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‘77 Honda CB550 – ‘BLACKSQUARE’

Posted on February 28, 2015 by Andrew in Café Racer, Classic. 51 comments


Great Britain and the United States of America have a proud history of building on each other’s innovations to move the whole of Western Civilisation along. While English minds may have created the industrial revolution, it took Henry Ford to crystallise the whole thing in mass production for the people. And while (arguably) it was Elvis who recorded the first Rock ‘n’ Roll song, it was clearly The Beatles and the Stones who perfected it ten years later. Then along comes New Jersey’s Kyril Dambuleff and his associates, who have managed to create ‘BLACKSQUARE’ – one of the most beautiful, and one of the most British-looking bikes we’ve seen in a month of high tea Sundays. Philip Vincent, eat your jolly heart out.

The BLACKSQUARE was based on a 1977 Honda CB550, and as Kyril puts it, “it was built with the objective to optimize form and function and to maximize the power to weight ratio.” In other words, their mission was to create a custom motorcycle that was elegant, simple, light and fun to ride. “The solution was a minimalist approach and to make sure we really paid attention to the details. Everything that is not essential for the machine to run has been eliminated.”


“There are no instruments. No mirrors. No front fender. No switches. No blinkers. No conveniences. No luxuries.”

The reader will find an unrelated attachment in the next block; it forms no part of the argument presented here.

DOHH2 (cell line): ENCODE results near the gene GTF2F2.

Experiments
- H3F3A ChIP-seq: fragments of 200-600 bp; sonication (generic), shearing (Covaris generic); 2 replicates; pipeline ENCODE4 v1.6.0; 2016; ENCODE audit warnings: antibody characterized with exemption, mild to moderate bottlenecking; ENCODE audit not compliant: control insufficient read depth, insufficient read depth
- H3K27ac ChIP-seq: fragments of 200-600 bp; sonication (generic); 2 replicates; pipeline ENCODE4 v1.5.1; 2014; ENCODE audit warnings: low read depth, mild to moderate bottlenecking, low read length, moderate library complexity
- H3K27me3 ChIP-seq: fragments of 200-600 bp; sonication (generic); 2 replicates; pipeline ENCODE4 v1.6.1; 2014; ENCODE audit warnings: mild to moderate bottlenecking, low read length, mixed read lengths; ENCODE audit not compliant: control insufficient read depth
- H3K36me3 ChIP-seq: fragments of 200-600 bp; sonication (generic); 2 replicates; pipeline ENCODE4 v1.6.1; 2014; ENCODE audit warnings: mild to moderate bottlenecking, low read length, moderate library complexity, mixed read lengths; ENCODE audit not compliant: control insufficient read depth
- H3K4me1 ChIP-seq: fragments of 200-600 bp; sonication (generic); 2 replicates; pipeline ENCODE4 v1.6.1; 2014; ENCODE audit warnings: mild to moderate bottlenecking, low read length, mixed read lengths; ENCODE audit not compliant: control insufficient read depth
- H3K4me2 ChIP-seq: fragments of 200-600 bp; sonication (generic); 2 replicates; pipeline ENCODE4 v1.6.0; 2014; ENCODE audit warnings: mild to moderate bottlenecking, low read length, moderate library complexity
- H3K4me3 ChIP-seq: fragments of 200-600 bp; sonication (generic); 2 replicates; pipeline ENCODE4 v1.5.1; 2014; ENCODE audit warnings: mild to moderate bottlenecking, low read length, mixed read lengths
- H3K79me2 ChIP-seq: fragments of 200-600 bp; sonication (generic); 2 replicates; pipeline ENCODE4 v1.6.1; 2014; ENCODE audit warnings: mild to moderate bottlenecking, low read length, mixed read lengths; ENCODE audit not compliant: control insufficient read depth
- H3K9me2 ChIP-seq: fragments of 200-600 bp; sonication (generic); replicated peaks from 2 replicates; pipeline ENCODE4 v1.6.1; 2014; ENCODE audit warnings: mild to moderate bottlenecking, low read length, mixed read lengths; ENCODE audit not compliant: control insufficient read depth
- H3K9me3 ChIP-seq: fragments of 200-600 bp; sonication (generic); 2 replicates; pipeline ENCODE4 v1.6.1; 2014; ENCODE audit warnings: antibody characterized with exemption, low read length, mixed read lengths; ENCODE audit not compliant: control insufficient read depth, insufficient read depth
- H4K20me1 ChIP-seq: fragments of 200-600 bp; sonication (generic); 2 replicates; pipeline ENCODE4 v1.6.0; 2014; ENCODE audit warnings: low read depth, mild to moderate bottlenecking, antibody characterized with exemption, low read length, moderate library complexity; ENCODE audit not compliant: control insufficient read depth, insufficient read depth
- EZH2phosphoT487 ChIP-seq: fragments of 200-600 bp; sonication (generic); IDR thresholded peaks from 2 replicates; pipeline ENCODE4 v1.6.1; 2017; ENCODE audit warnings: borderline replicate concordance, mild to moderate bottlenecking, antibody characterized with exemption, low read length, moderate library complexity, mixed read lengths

“A headlight, tail lights and a license plate holder are all present and functional since they are required by law. The motorcycle is street legal.” Only the frame, engine, front forks, rear wheel hub, and side covers were retained from the ‘77 original. All the other components were either custom-made or custom-fitted, and that’s probably why it looks so damn good.

Aluminum, brass and stainless steel were used for all new parts, including the foot pegs, clutch and brake pedals, seat pan, brackets, velocity stacks, exhaust pipes, wheels and spokes, along with many other parts forged during nights hunched over a cold, metal lathe somewhere in Jersey. As a result, bike’s weight was reduced to a total of  170kg/375lb, down from the factory wet weight of 192kg/423lb.

Add a rider to the scales and you’re getting close to the magic 1cc-per-pound benchmark. That’s as good as a late-model 911 Carrera 4 and unlike the Porsche, riding this bike around town won’t make you look like your local bank manager undergoing a mid-life crisis; it’ll just make you look cool.


Kyril wears his gasoline-pumping heart on his sleeve when it comes to his influences. “This project was inspired by the works of talented custom motorcycle builders such as The Grave Crew, Falcon Motorcycles, Raccia Motorcycles, and many others. And it would have been impossible to complete without the help of many mechanics, machinists, welders, painters and other craftsmen.”


Did someone mention attention to detail?

“Building a custom motorcycle is a hell of a lot of fun, but it is a long process, too. It took me more than 2 years to finish.” In an attempt to help out some of his fellow aficionados and builders, Kyril took the time to note down some of the build’s finer details.